Other reports of Flynn’s resignation also suggest he clashed with superiors—just not over his views on “radical Islam.” Rather, these reports suggest officials were unhappy with Flynn’s aggressive attempt to fold the DIA’s intelligence role into an operational one, supporting ground forces—much as he had at JSOC—as well as retooling the agency to focus on new threats like cyber warfare.

Regardless of the exact reason, Flynn’s firing in 2014 represents a kind of transition point in his evolution into the “alt-right” and increasingly Islamophobic crank he appears to be today. It’s a peculiar evolution, given that some of Flynn’s earlier positions took a much more nuanced view of the causes of, and solutions to, terrorism.

An iconoclast in the intelligence community

It’s important to note that even before his firing, Flynn was neither a dove nor a friend to civil liberties. After all, as mentioned above, he helped transform JSOC into a paramilitary hit squad. He was a fierce critic of Edward Snowden’s whistleblowing and a firm proponent of surveillance, and believed the United States needed to up its already considerable offensive cyberwarfare capabilities.

Yet Flynn also held some iconoclastic views. Prior to his tenure at the DIA, Flynn ruffled feathers by co-authoring a paper in 2010 for the think tank Center for a New American Security, titled “Fixing Intel: A Blueprint for Making Intelligence Relevant in Afghanistan.” As he later made clear, the paper was a blueprint for not just Afghanistan, but every country in which the United States was trying to stamp out an insurgency. 

The paper was a blistering critique of U.S. forces, who were “ignorant of local economics and landowners … and disengaged from people in the best position to find answers.” It criticized the “tendency to overemphasize detailed information about the enemy at the expense of the political, economic and cultural environment that supports it.” It advocated a reorientation “from a focus on the enemy to focus on the people of Afghanistan,” and to pair traditional counterterrorism activities with a “strategy to acquire and provide knowledge about the population, the economy, the government and other aspects of the dynamic environment we are trying to shape.” “[M]erely killing insurgents,” the paper cautioned, “usually serves to multiply enemies rather than to subtract them.”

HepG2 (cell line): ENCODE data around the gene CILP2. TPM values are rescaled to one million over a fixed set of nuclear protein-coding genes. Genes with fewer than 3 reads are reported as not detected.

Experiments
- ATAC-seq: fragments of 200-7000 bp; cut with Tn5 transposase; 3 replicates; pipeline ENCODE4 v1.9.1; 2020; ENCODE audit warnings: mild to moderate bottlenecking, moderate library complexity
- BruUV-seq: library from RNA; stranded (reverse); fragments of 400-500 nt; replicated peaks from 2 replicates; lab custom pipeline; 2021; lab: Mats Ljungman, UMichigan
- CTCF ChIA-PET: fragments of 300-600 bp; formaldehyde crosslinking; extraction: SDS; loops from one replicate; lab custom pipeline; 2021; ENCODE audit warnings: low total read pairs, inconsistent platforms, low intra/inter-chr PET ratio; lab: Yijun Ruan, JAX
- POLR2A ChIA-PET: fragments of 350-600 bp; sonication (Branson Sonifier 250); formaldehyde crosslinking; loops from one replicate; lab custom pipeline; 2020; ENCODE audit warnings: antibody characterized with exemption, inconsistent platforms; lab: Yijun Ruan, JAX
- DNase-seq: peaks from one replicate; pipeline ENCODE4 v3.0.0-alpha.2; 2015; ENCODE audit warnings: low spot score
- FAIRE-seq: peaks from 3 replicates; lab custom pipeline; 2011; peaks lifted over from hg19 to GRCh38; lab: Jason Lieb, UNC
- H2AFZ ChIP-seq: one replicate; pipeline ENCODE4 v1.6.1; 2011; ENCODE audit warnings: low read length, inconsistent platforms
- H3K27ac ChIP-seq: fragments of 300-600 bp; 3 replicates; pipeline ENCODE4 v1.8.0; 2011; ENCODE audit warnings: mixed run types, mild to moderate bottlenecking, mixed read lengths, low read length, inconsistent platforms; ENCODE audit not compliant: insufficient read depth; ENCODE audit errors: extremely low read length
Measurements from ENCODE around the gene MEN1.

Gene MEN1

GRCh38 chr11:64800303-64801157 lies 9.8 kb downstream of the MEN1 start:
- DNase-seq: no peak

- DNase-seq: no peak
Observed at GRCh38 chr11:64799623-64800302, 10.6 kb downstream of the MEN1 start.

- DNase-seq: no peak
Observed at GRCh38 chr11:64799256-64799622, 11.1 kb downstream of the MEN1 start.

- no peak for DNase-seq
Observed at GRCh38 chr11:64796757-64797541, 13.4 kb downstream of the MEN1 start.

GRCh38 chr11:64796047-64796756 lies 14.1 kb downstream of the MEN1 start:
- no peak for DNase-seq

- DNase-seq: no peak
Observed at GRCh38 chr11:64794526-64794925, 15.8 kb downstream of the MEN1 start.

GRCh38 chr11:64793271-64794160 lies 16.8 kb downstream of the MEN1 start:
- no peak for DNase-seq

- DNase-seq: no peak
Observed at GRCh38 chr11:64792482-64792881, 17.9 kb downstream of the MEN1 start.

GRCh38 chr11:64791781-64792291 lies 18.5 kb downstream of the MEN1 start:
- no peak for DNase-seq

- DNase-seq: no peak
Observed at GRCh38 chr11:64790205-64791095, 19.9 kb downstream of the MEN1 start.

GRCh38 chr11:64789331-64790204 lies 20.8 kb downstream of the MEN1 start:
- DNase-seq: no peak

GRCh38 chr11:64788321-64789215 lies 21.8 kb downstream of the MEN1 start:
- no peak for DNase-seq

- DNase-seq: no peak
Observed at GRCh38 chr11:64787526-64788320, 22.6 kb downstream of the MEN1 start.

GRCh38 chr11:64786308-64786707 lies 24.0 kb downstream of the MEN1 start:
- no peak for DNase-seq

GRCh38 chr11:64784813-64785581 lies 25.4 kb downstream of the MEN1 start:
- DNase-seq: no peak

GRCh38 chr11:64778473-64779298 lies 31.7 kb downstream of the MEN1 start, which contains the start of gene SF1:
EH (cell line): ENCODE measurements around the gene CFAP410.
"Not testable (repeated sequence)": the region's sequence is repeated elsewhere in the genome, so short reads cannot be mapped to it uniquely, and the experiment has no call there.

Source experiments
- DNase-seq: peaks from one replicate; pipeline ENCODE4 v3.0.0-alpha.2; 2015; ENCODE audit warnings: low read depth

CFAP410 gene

Flynn reiterated this idea at the 2014 Aspen Security Forum, where he discussed the spread of terrorist groups. Noting the population demographics of Africa, the Middle East and Central Asia, where large sections of the population were aged between 15 and 30, he warned that “if they don’t have institutions in their countries, if they don’t have jobs, if they don’t have other things to do, then they’re going to turn to other stuff.”

“It is about the underlying social conditions that exist,” he said.

Even into late 2014, Flynn was advancing similar arguments. In October of that year, he tweeted out that “War alone will not defeat Islamists.” That December, he approvingly tweeted out what he called an “interesting perspective” from The Hill that argued the “global war on terrorism isn’t working,” criticized further military intervention, called for an end to the hyping up of terror threats to Americans and put forward a variety of non-military solutions, including humanitarian assistance. They were all positions that would soon become anathema to Flynn’s worldview.

Yet by that time, Flynn had also become increasingly erratic, as personal emails from former four-star general and Bush Secretary of State Colin Powell make clear. In an email to his son this summer explaining why Flynn had been fired, Powell wrote, “Abusive with staff, didn’t listen, worked against policy, bad management, etc. He has been and was right-wing nutty every [sic] since.” According to the New York Times, Flynn’s colleagues used to talk about “Flynn facts,” alluding to his tenuous relationship with the truth.

This lines up more closely with the Michael Flynn that the public has gotten to know over the last few months: the hardline, Islamophobic, Trump-esque Flynn that has been dominating the airwaves and headlines, particularly since being tapped by Trump for the national security advisor position.